Using COM applyFilter

From GeeklogWiki
Jump to: navigation, search

Contents

Abstract

Geeklog 1.3.9 introduced a new function, COM_applyFilter, that is used to filter parameters passed in HTTP GET and POST requests. It is strongly suggested that plugins and other add-ons make use of this function. This article explains how to use COM_applyFilter and also provides additional information on how to make your scripts more secure.


Why parameter filtering?

Whenever parameters are passed in an HTTP GET request (usually in a URL of the form script.php?parameter=value) or an HTTP POST request (usually from an input field in a form, e.g. <input name="parameter" value="value">) there is a potential risk that these parameters are manipulated. With GET requests, it is easy to edit the URL and manipulated POST requests can be sent through manipulated forms or by using tools like netcat.

It is therefore important not to trust these parameters too much!


COM_applyFilter

The COM_applyFilter function was designed to clear parameters from the most commonly used injection attempts (both SQL and JavaScript injections). So, to strip any potentially malicious content from parameters, use COM_applyFilter as follows:

$myvalue = COM_applyFilter ($_POST['myparameter']);

Or, in case, of a parameter that is supposed to be numeric:

$myvalue = COM_applyFilter ($_POST['myparameter'], true);

Your script should be prepared to handle the case that $myparameter is empty (or 0, for numerical parameters) after the call to COM_applyFilter. This will usually be the case when content was stripped from the parameter (unless it was empty / zero to begin with). Whether your script aborts in those cases or continues with default values instead of the empty / zeroed parameter, is up to you. Both may make sense, depending on the circumstances.


A word on register_globals

As can be seen in the examples above, it is recommended NOT to rely on register_globals being "on" (Geeklog itself doesn't require it any more as of Geeklog 1.4.0) but to use the global $_GET and $_POST arrays instead.

Note: The $_GET, $_POST, and $_REQUEST arrays are only available as of PHP 4.1.0, but that has been the minimum requirement for Geeklog for some time now.

See also Use $_GET, $_POST and $_REQUEST

A bad example

If possible, you should not follow Geeklog's example of testing whether a parameter is set in the $_GET or $_POST array. Instead, write your code such that at any moment you know exactly where your parameters would be in case of proper execution of the script. So if you know that at a specific point in your script, parameters can only be in the $_GET array (because you are expecting to be called through an HTTP GET request), don't bother checking the $_POST array (instead, simply ignore it). Geeklog's core code contains a few bad examples where at specific points in a script it is not clear whether we came there through a GET or a POST request and thus have to test both for the proper parameters. Depending on the situation, it may make things easier for an attacker and the code is in general much harder to maintain. Don't repeat that mistake.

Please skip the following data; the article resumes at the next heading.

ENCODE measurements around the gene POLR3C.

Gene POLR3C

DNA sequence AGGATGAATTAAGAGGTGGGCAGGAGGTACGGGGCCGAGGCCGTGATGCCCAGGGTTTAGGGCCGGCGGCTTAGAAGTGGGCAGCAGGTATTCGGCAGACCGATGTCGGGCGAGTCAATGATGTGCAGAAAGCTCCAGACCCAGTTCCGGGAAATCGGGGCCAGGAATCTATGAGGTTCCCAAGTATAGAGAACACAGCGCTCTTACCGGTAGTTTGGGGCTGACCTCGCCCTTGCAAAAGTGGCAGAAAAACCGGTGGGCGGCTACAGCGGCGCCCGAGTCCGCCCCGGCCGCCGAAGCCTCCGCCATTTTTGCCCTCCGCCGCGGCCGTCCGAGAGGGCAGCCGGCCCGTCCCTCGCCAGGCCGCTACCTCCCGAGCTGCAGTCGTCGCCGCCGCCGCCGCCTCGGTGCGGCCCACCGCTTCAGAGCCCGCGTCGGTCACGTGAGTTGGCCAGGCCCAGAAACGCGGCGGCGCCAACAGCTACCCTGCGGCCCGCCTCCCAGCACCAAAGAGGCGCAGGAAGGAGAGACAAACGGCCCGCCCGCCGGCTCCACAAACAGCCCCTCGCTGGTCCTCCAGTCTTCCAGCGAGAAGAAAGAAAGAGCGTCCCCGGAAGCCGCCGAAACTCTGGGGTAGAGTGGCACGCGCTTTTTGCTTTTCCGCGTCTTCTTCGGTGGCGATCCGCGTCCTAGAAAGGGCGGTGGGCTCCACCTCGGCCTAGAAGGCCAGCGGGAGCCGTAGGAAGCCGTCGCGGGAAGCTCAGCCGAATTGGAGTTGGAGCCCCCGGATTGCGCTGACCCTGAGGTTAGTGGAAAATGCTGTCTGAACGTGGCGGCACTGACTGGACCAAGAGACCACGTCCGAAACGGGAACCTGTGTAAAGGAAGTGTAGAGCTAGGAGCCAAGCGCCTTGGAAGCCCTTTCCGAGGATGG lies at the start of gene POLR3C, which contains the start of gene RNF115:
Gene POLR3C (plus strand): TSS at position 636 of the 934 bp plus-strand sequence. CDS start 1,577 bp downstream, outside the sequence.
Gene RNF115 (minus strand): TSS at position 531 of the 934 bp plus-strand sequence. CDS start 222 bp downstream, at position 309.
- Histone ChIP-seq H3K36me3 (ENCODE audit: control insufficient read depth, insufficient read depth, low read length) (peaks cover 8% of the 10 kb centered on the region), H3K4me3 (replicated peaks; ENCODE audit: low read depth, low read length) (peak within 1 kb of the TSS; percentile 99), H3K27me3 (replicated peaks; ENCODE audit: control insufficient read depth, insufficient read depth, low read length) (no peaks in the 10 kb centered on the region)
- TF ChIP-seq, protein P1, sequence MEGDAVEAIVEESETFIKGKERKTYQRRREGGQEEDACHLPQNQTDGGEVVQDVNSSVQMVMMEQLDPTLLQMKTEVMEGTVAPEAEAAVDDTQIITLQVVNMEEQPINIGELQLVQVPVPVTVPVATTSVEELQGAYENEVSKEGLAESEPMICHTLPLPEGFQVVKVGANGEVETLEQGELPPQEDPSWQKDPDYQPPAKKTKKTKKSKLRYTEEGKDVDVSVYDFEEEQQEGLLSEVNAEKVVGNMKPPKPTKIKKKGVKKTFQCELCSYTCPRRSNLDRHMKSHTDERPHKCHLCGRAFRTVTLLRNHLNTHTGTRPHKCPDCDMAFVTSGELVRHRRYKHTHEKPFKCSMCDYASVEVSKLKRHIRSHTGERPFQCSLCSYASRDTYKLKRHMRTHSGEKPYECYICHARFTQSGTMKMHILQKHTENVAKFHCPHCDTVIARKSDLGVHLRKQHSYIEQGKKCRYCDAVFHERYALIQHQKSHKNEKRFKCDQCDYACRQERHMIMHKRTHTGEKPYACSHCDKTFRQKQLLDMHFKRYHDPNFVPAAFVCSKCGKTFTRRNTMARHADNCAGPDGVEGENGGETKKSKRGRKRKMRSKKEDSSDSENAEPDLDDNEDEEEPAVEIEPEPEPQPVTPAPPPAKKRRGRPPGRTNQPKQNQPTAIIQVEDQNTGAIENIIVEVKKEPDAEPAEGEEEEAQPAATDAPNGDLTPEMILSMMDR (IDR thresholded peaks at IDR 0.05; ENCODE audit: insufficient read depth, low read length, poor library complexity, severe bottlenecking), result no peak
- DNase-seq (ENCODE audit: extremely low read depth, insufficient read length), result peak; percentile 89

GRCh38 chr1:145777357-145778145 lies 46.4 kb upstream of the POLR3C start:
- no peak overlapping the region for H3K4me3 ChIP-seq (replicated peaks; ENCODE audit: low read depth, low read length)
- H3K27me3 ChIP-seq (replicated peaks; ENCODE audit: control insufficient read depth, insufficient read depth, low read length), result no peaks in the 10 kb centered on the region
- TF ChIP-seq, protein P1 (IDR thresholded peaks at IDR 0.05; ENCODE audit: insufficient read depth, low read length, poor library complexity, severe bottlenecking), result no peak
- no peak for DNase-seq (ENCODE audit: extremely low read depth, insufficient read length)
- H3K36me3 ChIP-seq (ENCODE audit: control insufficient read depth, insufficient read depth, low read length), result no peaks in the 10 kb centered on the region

When not to use COM_applyFilter

Please note that you can not use COM_applyFilter on any sort of "free-form" content, such as the text of a story or things like a user's full name, since the function would strip out many special characters (such as quotes) and make the content illegible and / or useless. Instead, you should do something like this:

$mytext = COM_stripslashes ($_POST['mytext']);
// do something with it, then:
$mytext = addslashes ($mytext);
DB_save ($_TABLES['mytable'], "mytext", '$mytext');

The COM_stripslashes function will strip any slashes that may have been added during the POST operation, if the PHP option magic_quotes_qpc is "on" (and leaves the text untouched, if it is off), thus ensuring that you get the text back exactly as it was entered by the user. You can then process the text as needed by your plugin / add-on.


Preparing for database storage

Before you store the text in the database, you should call addslashes on it to ensure that any special characters are properly escaped. This will NOT add slashes to the content in the database, it will only ensure that the text is properly stored (and in case it contains any SQL injection attempts, those would be stored as text, too, instead of being executed as part of the save operation).

Actually, it may be a good idea to apply addslashes on all parameters that go into the database, even if they have been passed through COM_applyFilter before, just in case.


Safely identifying the current user

On a side note, if you need to identify the current user, you should never rely on the user's id passed through GET or POST requests (e.g. by embedding it in a form and reading it back when the form was submitted). Instead, always use the global variable $_USER['uid']. This variable may be empty or contain 1, which indicates an anonymous user, i.e. a user that is not logged in. So you should use something like

if (!empty ($_USER['uid']) && ($_USER['uid'] > 1)) {
    // this is a logged-in user
} else {
    // this is an anonymous user
}


Summary

  • use COM_applyFilter on any parameters passed through an HTTP GET or POST request
  • add "true" to the call when the parameter is supposed to be numeric
  • be prepared for the parameter to be empty or zero afterwards
  • don't rely on register_globals - use $_POST and $_GET instead
  • write your script such that you know whether your parameters are in $_POST or $_GET
  • for "free-form" content, don't use COM_applyFilter but be careful to filter it otherwise and apply addslashes before storing it in the database
  • always rely on $_USER['uid'] to identify a user
Personal tools
Namespaces

Variants
Actions
documentation
Tools